Seven times you are perfect

When you’re cracking your knuckles, not by bending your fingers back or crunching them forward, but by pulling and twisting at the joints. It makes my skin crawl and I shoot you that look, a sideways glare with a raised eyebrow. You say sorry, then crack one more knuckle before you stop.

When I’m preparing food and you stand close behind me, sliding your arms around my waist and kissing my neck. I stop what I’m doing because it makes me nervous to be so distracted when I have a knife in my hand. You know how I get about knives.

When you’re carrying our ancient cat around and showing her things on shelves she can no longer climb up to. Even with all their size and strength, your arms can protectively cradle this tiny, fragile creature and I remember my mother describing you as a gentle giant.

When I’m feeling anxious so I curl up next to you to hide from the world and you read the internet to me. It doesn’t matter if the stories are about animals who find their way home after being lost for months or unexplained mysteries of the wilderness. What matters is your voice. It’s like valium and the kindest electricity.

When you’re wearing headphones and you don’t realise you’re singing along to whatever you’re listening to, but you are and it’s beautiful. You don’t sing in front of anyone and I don’t play the piano in front of anyone, but we talk about doing these things together, away from everyone else, just for us.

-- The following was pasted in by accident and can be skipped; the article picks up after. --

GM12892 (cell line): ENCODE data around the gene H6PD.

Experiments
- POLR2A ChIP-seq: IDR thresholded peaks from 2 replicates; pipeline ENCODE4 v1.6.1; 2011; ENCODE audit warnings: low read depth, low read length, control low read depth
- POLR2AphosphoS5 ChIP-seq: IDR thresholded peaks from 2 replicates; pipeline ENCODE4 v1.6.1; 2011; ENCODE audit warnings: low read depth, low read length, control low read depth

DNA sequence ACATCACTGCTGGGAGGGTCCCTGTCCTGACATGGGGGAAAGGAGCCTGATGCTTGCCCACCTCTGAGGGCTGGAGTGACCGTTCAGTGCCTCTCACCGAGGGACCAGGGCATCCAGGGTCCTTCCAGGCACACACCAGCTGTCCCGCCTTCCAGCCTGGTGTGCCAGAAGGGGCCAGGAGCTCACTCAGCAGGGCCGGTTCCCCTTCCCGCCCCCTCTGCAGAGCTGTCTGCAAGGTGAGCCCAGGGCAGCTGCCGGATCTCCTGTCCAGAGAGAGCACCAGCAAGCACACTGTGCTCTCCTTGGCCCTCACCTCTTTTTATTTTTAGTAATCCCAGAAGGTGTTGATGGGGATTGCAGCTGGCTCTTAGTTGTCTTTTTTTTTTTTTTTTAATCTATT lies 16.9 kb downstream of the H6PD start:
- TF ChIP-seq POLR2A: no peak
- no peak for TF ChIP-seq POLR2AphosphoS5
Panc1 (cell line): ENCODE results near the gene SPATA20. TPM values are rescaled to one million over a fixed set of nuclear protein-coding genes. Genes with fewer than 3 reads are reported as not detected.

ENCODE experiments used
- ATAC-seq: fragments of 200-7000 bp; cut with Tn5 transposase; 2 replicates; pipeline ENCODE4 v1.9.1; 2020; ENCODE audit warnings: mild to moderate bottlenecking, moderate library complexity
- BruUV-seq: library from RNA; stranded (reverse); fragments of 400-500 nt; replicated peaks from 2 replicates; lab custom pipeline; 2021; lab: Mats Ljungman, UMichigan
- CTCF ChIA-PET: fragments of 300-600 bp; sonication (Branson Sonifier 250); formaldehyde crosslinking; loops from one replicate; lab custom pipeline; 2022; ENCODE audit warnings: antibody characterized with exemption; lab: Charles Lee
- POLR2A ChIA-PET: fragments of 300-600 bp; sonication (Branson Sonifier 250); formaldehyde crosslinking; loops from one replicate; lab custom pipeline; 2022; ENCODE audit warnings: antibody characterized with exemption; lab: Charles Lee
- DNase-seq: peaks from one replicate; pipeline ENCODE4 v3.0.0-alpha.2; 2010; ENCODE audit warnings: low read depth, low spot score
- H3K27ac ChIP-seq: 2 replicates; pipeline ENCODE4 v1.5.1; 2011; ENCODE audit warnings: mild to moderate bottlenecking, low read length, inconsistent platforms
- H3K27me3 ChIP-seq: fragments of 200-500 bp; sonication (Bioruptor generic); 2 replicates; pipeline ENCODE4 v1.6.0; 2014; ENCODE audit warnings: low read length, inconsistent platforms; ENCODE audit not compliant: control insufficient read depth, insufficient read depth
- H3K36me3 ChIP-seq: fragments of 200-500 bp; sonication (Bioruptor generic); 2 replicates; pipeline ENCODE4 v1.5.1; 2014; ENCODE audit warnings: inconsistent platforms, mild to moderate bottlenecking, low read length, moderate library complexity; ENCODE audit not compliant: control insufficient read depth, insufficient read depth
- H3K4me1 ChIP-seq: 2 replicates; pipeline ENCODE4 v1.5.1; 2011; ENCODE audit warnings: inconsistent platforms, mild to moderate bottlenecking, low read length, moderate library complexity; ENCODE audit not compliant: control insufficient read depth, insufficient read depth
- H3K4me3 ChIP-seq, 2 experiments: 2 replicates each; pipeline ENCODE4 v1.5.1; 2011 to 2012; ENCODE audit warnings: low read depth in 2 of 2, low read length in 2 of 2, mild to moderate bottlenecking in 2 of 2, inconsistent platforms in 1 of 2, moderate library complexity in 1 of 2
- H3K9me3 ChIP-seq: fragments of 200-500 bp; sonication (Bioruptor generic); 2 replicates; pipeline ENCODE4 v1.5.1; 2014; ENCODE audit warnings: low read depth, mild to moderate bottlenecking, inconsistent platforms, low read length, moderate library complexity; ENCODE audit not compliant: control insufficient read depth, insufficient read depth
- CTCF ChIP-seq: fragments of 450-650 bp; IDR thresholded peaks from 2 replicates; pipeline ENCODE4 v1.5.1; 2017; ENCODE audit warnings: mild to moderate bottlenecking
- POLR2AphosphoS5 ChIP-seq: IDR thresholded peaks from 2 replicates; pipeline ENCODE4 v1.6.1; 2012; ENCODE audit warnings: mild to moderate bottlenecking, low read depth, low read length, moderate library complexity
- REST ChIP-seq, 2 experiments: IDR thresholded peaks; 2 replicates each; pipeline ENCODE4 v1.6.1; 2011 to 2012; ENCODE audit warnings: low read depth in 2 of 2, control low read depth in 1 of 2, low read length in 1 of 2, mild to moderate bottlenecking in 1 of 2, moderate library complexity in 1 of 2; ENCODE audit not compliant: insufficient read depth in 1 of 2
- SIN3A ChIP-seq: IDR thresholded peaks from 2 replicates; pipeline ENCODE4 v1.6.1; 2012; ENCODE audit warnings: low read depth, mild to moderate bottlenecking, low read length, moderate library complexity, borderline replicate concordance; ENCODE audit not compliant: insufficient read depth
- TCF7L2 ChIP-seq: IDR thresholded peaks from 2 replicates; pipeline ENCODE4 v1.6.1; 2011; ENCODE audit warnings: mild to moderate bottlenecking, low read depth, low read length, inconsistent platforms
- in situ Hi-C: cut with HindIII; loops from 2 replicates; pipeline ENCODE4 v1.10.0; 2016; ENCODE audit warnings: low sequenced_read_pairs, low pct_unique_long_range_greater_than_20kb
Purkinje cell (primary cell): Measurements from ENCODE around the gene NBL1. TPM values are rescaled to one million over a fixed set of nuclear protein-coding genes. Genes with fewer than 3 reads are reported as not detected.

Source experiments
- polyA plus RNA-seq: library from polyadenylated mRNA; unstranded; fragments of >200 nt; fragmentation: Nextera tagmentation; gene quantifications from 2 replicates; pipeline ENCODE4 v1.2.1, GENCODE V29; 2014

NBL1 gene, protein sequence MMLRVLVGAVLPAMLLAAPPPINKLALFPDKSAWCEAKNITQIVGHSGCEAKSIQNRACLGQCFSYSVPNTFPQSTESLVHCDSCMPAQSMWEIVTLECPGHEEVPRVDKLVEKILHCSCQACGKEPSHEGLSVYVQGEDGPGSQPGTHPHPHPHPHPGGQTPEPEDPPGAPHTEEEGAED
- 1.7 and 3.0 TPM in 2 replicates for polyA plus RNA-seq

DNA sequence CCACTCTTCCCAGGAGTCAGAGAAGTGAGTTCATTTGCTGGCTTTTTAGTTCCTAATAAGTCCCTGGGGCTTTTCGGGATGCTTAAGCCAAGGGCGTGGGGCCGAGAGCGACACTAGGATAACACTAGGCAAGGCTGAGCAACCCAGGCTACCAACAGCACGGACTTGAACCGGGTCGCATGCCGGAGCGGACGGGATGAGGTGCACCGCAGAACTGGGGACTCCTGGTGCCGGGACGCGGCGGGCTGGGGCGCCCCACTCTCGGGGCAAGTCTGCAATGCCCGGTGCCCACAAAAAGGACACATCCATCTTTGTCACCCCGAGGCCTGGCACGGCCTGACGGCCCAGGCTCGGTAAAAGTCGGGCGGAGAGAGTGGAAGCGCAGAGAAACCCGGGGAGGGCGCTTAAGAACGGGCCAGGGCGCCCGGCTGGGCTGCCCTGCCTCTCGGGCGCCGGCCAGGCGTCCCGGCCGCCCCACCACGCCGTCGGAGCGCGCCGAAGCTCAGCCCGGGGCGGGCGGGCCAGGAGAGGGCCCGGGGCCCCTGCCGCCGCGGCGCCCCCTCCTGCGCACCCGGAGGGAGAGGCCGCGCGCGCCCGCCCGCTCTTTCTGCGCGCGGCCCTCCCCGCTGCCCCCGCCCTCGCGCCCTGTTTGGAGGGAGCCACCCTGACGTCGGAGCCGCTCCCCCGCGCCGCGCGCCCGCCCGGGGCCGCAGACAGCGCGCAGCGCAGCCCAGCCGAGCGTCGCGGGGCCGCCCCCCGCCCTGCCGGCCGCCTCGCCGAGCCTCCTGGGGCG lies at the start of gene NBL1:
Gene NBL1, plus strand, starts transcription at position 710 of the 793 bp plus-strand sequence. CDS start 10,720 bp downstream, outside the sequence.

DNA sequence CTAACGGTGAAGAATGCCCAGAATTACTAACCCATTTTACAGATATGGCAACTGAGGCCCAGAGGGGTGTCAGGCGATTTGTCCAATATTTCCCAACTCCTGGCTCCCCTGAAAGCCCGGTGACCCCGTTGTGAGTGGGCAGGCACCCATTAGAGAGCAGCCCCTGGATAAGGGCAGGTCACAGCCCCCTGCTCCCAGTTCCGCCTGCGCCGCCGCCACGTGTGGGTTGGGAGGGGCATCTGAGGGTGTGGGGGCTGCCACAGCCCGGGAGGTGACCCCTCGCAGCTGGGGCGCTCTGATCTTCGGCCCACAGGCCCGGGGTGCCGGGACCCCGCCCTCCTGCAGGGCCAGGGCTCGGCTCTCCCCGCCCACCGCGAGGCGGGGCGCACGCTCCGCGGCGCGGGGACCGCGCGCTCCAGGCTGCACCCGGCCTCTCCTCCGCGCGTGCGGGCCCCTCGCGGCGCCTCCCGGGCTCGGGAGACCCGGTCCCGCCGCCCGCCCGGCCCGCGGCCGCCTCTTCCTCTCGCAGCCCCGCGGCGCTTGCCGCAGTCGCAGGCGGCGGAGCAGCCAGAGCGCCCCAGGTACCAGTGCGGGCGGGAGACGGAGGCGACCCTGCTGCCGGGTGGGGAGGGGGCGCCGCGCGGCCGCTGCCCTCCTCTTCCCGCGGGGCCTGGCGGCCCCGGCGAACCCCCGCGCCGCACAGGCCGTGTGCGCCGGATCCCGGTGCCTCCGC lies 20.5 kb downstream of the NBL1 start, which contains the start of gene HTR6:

When I’m lying behind you in bed and I rest my face against the warm expanse of your back, comforted by the absolute solidity of you. If truth could wrap itself around muscle and bone, it would settle in the structure of your shoulders and all that they have carried.

When we’re driving away from home and I ask for the fourth time if you’re sure I locked the door because I don’t remember doing it, and for the fourth time you say yes, without a trace of impatience. Even though I do this every time we go anywhere. Even though I never forget to lock the door.

 


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Now I go for walks and find castles

When athletes talk about breaking through the wall, they’re usually referring to the wall you hit twenty miles into a marathon or the wall you hit when you’re straining to lift more than you’ve ever lifted before, not the wall you hit when you’ve been walking for less than a minute. But that’s where my wall is. My wall often hovers in front of me and sometimes it collapses around me. My own personal tonne of bricks. My ominous, lightning-struck tarot tower. But what is a pile of rubble if not a challenge to climb?

I live in a suburb barely on the outskirts of the centre of town but because this is Edinburgh, where dormant volcanoes and chunks of mountain rise from the city, there is a forest park five minutes from my front door. Recently I have been exploring this forest park, slowly and in small sections, savouring every moment because you only get to go somewhere for the first time once. I take different paths each time with no idea where each one leads, relying on a sense of direction that is not calibrated for roads but never fails in nature. Today, I climbed not only my metaphorical fallen wall but also a literal hill.